There's a surprising variety of things to see and do in Funchal, Madeira. Here are some that you shouldn't miss.
Cherry-picking at Chegworth Valley and a visit to Yotes Court Vineyard make for a great day out.
One of the brilliant things about living in Kent, the so-called Garden of England, is the sheer abundance of locally-grown soft fruit available in the summer months – strawberries, raspberries, blackberries, blueberries and gooseberries, as well as stone fruits such as plums and cherries. In autumn, Kentish orchards are bursting with apples and pears and the local vineyards are producing a rich crop of grapes.
One of the loveliest walks in Kent takes you through the beautiful village of Shoreham to the lavender fields at Castle Farm in the Darent Valley. The ideal month to do this walk is July when the lavender is in full bloom and there’s a sea of vivid purple in the valley.
Most people will probably arrive in Shoreham by car, but the village is very accessible by train as well. Shoreham Station is only 200 yards or so from the starting-point of this walk. The narrow lanes of Shoreham mean that it isn’t the easiest place to find parking. If you’re coming by car, my suggestion would be to park along Station Road, down the hill from Shoreham Station.
A few weeks ago a Greek friend had recommended to us Ermoupoli on the island of Syros in the Cyclades as a really nice spot to spend a few days. He said it’s more popular with Greeks than with foreign tourists and is beautiful but much less frenetic than islands like Mykonos and Santorini.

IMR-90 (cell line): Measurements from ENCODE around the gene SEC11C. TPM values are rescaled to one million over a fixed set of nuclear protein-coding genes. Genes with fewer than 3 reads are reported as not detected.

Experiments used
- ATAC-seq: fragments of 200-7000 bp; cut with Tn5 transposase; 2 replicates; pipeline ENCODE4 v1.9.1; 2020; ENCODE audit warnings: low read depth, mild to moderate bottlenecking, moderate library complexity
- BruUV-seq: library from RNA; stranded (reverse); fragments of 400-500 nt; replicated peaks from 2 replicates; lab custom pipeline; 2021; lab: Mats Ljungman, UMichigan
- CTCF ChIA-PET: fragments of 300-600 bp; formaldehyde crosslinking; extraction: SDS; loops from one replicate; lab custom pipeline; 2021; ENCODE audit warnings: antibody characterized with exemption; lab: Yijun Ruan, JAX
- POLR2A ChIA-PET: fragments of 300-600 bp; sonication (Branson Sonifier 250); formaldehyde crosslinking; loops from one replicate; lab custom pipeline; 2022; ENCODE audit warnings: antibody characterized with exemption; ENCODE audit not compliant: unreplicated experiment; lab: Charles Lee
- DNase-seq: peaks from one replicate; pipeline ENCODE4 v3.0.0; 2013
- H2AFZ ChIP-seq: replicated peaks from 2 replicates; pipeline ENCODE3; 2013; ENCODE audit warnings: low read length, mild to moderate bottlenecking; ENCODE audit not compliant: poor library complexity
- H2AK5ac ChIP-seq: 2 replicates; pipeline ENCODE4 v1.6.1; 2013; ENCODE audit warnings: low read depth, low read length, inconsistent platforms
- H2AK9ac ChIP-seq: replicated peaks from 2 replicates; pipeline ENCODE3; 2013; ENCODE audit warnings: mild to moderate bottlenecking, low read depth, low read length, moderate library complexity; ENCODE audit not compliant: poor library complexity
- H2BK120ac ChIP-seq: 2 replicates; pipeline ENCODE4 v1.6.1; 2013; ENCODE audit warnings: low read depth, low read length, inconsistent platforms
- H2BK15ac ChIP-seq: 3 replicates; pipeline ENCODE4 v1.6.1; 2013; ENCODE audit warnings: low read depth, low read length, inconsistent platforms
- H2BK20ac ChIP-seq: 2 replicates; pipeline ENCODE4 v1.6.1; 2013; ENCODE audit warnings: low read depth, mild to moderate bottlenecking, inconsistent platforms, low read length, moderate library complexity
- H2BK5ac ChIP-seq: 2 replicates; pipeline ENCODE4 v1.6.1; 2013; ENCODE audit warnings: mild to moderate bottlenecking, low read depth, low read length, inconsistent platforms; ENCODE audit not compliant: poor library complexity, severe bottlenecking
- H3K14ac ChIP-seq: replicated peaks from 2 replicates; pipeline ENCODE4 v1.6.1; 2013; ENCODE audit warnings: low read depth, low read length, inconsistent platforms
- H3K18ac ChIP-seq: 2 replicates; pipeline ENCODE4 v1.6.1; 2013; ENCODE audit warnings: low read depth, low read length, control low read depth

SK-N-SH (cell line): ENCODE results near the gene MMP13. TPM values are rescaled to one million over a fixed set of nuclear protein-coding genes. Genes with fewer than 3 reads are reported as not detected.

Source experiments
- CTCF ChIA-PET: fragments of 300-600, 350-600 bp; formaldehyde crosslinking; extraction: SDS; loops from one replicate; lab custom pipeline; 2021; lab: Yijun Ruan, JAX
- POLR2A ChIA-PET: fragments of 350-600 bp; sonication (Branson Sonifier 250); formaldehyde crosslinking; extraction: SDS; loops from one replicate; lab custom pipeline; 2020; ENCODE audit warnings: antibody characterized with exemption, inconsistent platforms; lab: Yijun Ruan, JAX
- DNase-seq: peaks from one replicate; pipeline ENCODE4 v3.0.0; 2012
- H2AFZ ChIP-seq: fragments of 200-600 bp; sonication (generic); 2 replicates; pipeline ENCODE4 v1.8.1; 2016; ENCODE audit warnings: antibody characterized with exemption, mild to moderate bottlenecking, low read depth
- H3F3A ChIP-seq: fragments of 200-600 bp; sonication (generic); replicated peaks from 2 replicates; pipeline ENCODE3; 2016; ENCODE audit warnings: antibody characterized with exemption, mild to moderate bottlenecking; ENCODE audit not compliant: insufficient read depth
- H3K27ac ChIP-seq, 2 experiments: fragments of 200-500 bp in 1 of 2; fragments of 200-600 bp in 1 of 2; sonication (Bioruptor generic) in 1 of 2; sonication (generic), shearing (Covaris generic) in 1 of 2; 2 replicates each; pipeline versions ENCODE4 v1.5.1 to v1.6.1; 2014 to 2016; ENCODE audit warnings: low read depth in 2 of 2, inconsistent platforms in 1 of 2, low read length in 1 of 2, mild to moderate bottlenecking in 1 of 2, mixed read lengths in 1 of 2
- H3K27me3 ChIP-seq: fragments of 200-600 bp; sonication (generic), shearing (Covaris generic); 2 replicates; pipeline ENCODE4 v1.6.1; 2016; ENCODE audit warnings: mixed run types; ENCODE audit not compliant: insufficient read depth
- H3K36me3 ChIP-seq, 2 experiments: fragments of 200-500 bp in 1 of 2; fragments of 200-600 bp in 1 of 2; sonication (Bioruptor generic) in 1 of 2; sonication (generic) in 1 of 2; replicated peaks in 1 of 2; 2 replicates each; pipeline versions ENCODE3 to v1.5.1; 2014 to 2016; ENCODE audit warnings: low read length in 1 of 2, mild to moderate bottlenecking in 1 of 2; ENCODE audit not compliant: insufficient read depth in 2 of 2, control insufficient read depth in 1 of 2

So, after a few very hot days in Athens recently, we found ourselves at the port of Piraeus looking at “Thunder,” the boat which would take us to Syros.
Thunder is operated by Fast Ferries and it’s a magnificent and very well-appointed vessel. It took us to Ermoupoli, the main port on Syros, in just over 2 hours. As the boat approached the port, there was bit of a scramble as people headed down to the lower deck to retrieve their bags, but we were soon walking off the boat and along the seafront promenade. Time to find our hotel.
I’m fortunate to live near Chartwell in Kent, the former home of Sir Winston Churchill. I’m a frequent visitor to Chartwell because…well it’s just a rather special place.
Even now, more than 50 years since his death, you can still sense Churchill’s spirit all around you whenever you visit. It’s well known that he loved the place very much, once famously remarking: “A day away from Chartwell is a day wasted.”
It’s said that when Churchill first visited Chartwell in 1921, it was the view overlooking the Weald of Kent that he fell in love with. It subsequently became his home from 1922 until his death in 1965. Churchill was a talented artist and over the years Chartwell was the source of inspiration for many of his paintings. It was also a source of solace for him during the darkest days of World War II and at other difficult times in his life.
If you follow my blog, you’ll know that I take a keen interest in the Kent vineyard scene. I recently broke ranks and slipped unnoticed across the county border into Sussex to check out the Kingscote Estate and Vineyard.
Some friends in London had organised a walking day in West Sussex last week, loosely following the bucolic route of the “Gravetye Circular” in the High Weald. The route takes you past historic houses, lakes and vineyards and through lots of natural woodland. Knowing of my interest in local vineyards they kindly invited me along. The opportunity to call in at the Kingscote Estate was not to be missed, even if it meant a 7 mile walk on a hot June day! Our walking route actually took us through Kingscote twice.
Great summer days out on the wine trail in Kent, seeking out the very best English Sparkling wines.
Autostadt in Wolfsburg is a must-see destination if you love cars.
If you're in Paris, make sure you put a visit to Marche d'Aligre on your agenda